It?s perhaps unsurprising that the investment markets like to use clichés when discussing market movements and market opportunities.
Phrases such as ?green shoots?, ?the great rotation? (a new and suddenly very popular one) and one that?s been with us for a while ? ?the new normal? ? are staples of most journalistic and analytical writing when it comes to discussing the broader themes in the sharemarket and investment community.
This last one ? ?the new normal? ? has a seductive quality to it. It suggests that the old world or the old way is no longer applicable, and that somehow the…
To keep reading, enter your email address or login below.
It’s perhaps unsurprising that the investment markets like to use clichés when discussing market movements and market opportunities.
Phrases such as ‘green shoots’, ‘the great rotation’ (a new and suddenly very popular one) and one that’s been with us for a while – ‘the new normal’ – are staples of most journalistic and analytical writing when it comes to discussing the broader themes in the sharemarket and investment community.
This last one – ‘the new normal’ – has a seductive quality to it. It suggests that the old world or the old way is no longer applicable, and that somehow the rules have changed, perhaps for good. The problem with phrases like this is that they often oversimplify the situation, and at worst they investors up the proverbial Garden Path.
The new normal is more akin to the older cliché ‘the trend is your friend’, but most investors forget to add the last three words,’ until it ends’. So it is likely to be when we used the shorthand ‘the new normal’.
Biologically, as a result of the relatively slow-moving process of evolution, human beings really aren’t designed to invest well. We have a financially dangerous habit of extrapolating the most recent past and ignoring longer term history. While some economic and societal changes really do change the way we work and live (the Internet is the most recent example), a great many more supposed ‘new normal’ changes are little more than ebbs and flows that mark the economic cycle.
Party over for bank shareholders?
It has been investing lore that banks should be a staple of any individual investor’s portfolio for decades now. That advice has been sound because of the broader trends in the economy that have seen house prices rise like weeds, prompting a similar growth in mortgage debt, as well as our propensity to spend today and pay tomorrow, boosting our credit card debt in the process.
However, we now find ourselves in a situation where house price growth and housing construction are stagnant at best, where barbecue conversation has turned from who has the biggest house to who has the smallest mortgage. Australians are paying down credit card debt, and saving like we haven’t in years.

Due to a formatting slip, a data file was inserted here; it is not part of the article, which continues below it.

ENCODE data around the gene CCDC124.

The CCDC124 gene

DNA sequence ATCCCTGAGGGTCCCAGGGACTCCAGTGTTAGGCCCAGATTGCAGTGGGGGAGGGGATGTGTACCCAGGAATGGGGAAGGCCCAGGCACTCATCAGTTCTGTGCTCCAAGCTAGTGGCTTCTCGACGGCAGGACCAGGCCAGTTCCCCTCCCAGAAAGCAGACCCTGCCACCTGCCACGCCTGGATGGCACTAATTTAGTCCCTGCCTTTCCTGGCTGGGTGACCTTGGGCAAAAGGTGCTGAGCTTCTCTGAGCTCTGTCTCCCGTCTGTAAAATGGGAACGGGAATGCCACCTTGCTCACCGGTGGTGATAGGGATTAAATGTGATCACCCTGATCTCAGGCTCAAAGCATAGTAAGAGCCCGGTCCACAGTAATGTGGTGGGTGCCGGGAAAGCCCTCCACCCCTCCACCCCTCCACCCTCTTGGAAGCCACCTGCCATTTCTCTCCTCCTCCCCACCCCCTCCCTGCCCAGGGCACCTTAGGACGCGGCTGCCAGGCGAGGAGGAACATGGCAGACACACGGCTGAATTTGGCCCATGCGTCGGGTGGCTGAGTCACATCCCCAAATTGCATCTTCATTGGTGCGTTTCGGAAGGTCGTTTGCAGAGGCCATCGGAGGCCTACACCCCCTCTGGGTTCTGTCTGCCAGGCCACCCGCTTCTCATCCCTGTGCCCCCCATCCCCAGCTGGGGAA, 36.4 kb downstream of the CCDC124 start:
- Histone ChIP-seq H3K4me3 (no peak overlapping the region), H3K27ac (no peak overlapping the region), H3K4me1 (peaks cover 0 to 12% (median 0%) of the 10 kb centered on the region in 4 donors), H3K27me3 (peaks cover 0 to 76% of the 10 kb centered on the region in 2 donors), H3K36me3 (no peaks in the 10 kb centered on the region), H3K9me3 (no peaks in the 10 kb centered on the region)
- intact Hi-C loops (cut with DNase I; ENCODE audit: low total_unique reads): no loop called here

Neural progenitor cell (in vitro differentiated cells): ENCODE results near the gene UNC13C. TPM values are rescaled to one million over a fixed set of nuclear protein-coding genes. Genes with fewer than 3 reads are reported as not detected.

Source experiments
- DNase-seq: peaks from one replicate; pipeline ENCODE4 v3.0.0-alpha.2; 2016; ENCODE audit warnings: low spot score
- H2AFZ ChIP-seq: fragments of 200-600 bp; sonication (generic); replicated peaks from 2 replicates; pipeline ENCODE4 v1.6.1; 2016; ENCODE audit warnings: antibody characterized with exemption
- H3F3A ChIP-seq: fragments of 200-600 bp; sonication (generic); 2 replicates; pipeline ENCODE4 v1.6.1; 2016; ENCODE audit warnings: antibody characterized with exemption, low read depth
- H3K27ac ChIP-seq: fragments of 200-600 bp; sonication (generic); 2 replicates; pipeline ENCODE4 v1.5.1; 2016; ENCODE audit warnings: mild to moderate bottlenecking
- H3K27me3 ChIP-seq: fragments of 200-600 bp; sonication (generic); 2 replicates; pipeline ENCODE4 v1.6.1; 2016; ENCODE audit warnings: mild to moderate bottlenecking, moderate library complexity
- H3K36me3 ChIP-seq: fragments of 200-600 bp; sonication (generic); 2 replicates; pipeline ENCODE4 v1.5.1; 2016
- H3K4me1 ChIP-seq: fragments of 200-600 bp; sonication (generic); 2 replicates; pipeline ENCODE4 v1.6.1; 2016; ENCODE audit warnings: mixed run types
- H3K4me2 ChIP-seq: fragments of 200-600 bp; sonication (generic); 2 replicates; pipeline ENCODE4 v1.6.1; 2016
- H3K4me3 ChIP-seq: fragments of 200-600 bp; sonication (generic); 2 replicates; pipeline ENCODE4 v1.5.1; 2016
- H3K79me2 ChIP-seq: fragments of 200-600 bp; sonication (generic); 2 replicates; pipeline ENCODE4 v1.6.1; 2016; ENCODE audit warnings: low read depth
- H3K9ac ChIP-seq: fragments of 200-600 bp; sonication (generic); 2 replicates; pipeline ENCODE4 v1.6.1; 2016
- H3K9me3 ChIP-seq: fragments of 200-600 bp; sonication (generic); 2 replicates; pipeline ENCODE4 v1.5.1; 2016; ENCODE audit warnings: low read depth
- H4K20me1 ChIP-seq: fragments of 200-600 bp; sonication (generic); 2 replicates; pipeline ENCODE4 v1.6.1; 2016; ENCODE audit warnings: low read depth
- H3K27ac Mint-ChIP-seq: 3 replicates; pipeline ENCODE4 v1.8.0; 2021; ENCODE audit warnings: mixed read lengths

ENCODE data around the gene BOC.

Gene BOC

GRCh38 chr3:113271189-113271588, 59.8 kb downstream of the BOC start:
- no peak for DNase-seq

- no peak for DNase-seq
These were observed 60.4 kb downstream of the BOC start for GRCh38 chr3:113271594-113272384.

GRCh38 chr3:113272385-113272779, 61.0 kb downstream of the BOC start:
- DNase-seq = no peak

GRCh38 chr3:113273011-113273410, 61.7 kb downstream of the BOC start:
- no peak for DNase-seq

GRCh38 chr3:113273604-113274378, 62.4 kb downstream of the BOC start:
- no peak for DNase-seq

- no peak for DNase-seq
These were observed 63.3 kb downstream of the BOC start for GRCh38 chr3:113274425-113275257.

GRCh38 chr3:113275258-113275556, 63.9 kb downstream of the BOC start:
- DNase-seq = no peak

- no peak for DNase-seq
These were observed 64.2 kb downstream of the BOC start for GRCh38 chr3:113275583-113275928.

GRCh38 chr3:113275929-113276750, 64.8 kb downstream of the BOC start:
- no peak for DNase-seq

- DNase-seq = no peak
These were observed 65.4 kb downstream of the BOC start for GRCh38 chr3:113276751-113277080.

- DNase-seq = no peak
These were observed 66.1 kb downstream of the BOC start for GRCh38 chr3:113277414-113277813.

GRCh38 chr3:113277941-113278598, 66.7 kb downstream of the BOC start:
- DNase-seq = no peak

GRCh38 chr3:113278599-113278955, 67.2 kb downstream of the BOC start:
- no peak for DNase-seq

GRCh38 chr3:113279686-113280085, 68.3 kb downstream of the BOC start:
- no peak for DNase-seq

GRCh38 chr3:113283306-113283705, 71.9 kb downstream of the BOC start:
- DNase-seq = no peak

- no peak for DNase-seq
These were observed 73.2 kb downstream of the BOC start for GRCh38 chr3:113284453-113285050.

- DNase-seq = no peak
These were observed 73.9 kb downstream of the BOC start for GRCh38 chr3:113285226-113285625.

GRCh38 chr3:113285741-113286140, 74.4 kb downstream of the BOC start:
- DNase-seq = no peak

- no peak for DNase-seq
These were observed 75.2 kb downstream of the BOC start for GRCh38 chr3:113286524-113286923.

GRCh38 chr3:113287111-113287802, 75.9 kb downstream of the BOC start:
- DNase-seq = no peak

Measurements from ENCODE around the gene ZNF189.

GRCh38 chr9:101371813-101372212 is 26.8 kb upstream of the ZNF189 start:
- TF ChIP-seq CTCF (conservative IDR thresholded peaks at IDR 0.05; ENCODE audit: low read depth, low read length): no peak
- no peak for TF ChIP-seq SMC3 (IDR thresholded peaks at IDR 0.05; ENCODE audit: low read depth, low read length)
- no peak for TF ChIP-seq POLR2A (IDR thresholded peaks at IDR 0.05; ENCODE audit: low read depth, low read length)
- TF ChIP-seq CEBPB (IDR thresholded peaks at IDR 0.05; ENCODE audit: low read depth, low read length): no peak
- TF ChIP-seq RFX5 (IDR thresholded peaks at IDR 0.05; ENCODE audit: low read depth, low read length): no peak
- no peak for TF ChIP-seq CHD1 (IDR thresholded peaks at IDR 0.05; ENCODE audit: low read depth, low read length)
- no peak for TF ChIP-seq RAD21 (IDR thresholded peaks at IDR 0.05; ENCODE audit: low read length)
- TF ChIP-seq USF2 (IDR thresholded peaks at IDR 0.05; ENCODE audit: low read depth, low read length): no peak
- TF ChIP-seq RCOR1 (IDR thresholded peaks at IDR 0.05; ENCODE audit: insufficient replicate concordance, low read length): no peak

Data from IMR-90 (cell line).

Accordingly bank profit growth is moderate, to put it kindly. Investors appear to be missing those signs, however with bank shares being pushed to record levels in some cases, and to high multiples of earnings in all cases. When Commonwealth Bank of Australia (ASX: CBA) can trade on a price earnings multiple of 15.5 times when it’s cash profit growth was only in the mid-single digits, and when Bendigo and Adelaide Bank (ASX: BEN) can see its share price rally 4% on the back of 4.4% growth in cash profits, it’s hard to escape the conclusion that investors may well be throwing bad money after good.
Stronger for longer, or primed to fall?
There is also an argument that the same is happening in other areas of the investment world, if the recent results from our major resource houses BHP Billiton (ASX: BHP) and Rio Tinto (ASX: RIO) are anything to go by. As commodity prices continue to take a bite out of profits, and as future resource supply growth looms, bullish resources investors across the board are still expecting the Chinese growth story to continue unabated and supply to remain constrained.
Missing the forest for the trees
The last example, well known by now, is that of Telstra (ASX: TLS). For years, friendless after what in hindsight can categorically be stated as an overpriced second and third tranche of its sharemarket float, Telstra shares languished as low as $2.60. When the new normal was accepted to be Telstra’s inability to provide a successful place for investors to park their money, the company’s share price rallied to within sight of double its all-time lows.
It’s hard to argue with the impulse that sends investors to the sectors and companies that have shown themselves to be successful investments over the long term, nor to blame investors for shunning companies whose share prices have delivered nothing but hurt.
However, investors must remember that investing by looking into the rear vision mirror is a dangerous pursuit – just as a long straight road eventually comes to a corner, the trend can be your friend… until it ends. For bank and resources shareholders, the last couple of decades have been kind, but investors must understand the dynamics that are changing and respond accordingly.
Attention: While bank shares have long been a portfolio stalwart, they are far from the only option for income-seeking investors. Foolish, dividend loving investors and BusinessDay readers alike who are looking for Australian investing ideas can CLICK HERE to request a Motley Fool free report entitled “3 Stocks for the Great Dividend Boom”.
The Motley Fool’s purpose is to help the world invest, better. Click here now for your free subscription to Take Stock, The Motley Fool’s free investing newsletter. Packed with stock ideas and investing advice, it is essential reading for anyone looking to build and grow their wealth in the years ahead. This article contains general investment advice only (under AFSL 400691). Authorised by Bruce Jackson. Motley Fool investment analyst Scott Phillips does not own shares in the companies mentioned.